New AAP Stats Show that Reports of the Demise of Paperbacks Were Greatly Exaggerated

New AAP Stats Show that Reports of the Demise of Paperbacks  Were Greatly Exaggerated AAP ebook sales The Association of American Publishers announced today that the US ebook market, or rather the segment tracked by AAP member publishers, saw moderate growth in the first 8 months of 2014.

Trade revenues for the 1,209 publishers who submit data to the AAP were up 4.4% so far this year ($4.2 billion to $4.3 billion), and when all of the revenue data, including PSP, Pre K-12 Instructional materials, and higher ed, the total revenues grew by 5.7%.

The adult segment dropped by a couple percent, while the YA segment increased by 25% (from $903 million to $1.1 billion). The religious press segment was also up 2%.

In terms of formats, downloaded audiobooks continued to be the best performer, growing by 27.7% growth over the same period in 2013. eBook revenues grew by 6% (from $1.0 billion to $1.1 billion). Revenues from paperback sales were up 5.3% (from $1.26 billion to $1.32 billion), while hard back sales increased by 1.3%.

All in all, there is very little change from the data released last month, which brings me to my title.

Over the past few weeks, I have heard a couple people repeat the "ebooks are killing paperbacks" meme. While that appeared to be true in past years, I seriously do not think that is the case any more. Paperback sales fluctuate, and ebook sales are slowly growing, but the gross cannibalization is no longer taking place.

eBooks might replace paperbacks in the long run, but the change is occurring so slowly that it's impossible to suggest the possibility without better long term data.

Nate Hoffelder

View posts by Nate Hoffelder
Nate Hoffelder is the founder and editor of The Digital Reader: He's here to chew bubble gum and fix broken websites, and he is all out of bubble gum. He has been blogging about indie authors since 2010 while learning new tech skills at the drop of a hat. He fixes author sites, and shares what he learns on The Digital Reader's blog. In his spare time, he fosters dogs for A Forever Home, a local rescue group.

6 Comments

  1. Timothy Wilhoit17 November, 2014

    I’ve never felt trade paper was suffering a serious decline due to ebooks but I suspect the mass market paperbacks have taken a serious drubbing over the last few years. Do the AAP numbers for trade paper have the MMPBs lumped together with trade paperbacks or don’t they cover them at all?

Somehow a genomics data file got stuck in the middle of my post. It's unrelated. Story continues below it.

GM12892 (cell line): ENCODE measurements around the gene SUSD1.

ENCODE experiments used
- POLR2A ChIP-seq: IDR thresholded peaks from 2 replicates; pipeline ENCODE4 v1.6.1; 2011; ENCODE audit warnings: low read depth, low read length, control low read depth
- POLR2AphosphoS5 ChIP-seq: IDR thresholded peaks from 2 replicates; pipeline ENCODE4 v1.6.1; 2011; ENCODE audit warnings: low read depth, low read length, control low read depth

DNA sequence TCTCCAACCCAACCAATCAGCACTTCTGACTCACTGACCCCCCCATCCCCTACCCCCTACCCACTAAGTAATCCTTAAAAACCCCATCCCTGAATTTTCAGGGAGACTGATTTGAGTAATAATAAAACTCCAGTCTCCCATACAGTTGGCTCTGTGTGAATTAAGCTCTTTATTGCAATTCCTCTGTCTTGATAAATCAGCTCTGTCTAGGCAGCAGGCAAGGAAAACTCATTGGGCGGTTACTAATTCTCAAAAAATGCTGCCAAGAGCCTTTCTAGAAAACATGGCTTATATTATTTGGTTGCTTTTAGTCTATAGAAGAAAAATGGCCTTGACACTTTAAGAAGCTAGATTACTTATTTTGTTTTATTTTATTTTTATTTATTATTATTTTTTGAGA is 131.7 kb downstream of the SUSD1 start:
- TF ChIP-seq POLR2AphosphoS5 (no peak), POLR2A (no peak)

Reply
  2. Eric Muller17 November, 2014

    1066+1351+1328 = 3745. What is the format of the missing 4347-3745 = 602 millions?

    Reply
    1. Nate Hoffelder17 November, 2014

      Audiobooks, for one. I’m not sure about the rest.

      Reply
      1. Fbone17 November, 2014

        Educational material like textbooks?

        Reply
  3. puzzled17 November, 2014

    One of the problems with comparing the sales of eBooks and pBooks is that they can have separate universes.

    eBooks can comprise books that are out-of-print, while pBooks, by definition, are in-print books.

    So, there is the potential that a big chunk of eBook sales are not competing at all with pBooks, other than as a commodity (buying an older, out of print eBook vs a different new pBook).

    Reply
  4. Ebook Bargains UK18 November, 2014

    The “death of print” meme so favoured by the Indie Old Guard was never a runner.

    Not that that stopped the tired old cliches about publishers rearranging deckchairs on the Titanic, that were repeated ad nauseum from 2009 until about 2013, when reality finally dawned that publishers make more money from digital, not less.

    Bottom line is that while print will eventually give way to digital in some distant future, there will be many, many years of co-existence ahead. And that means many, many years of trad publishers raking in money from the print-reading sector that most indies refuse to consider seriously, while also raking in even more money from digital.

    Reply

Leave a Reply

Your email address will not be published. Required fields are marked *

This site uses Akismet to reduce spam. Learn how your comment data is processed.

Scroll to top
%d bloggers like this: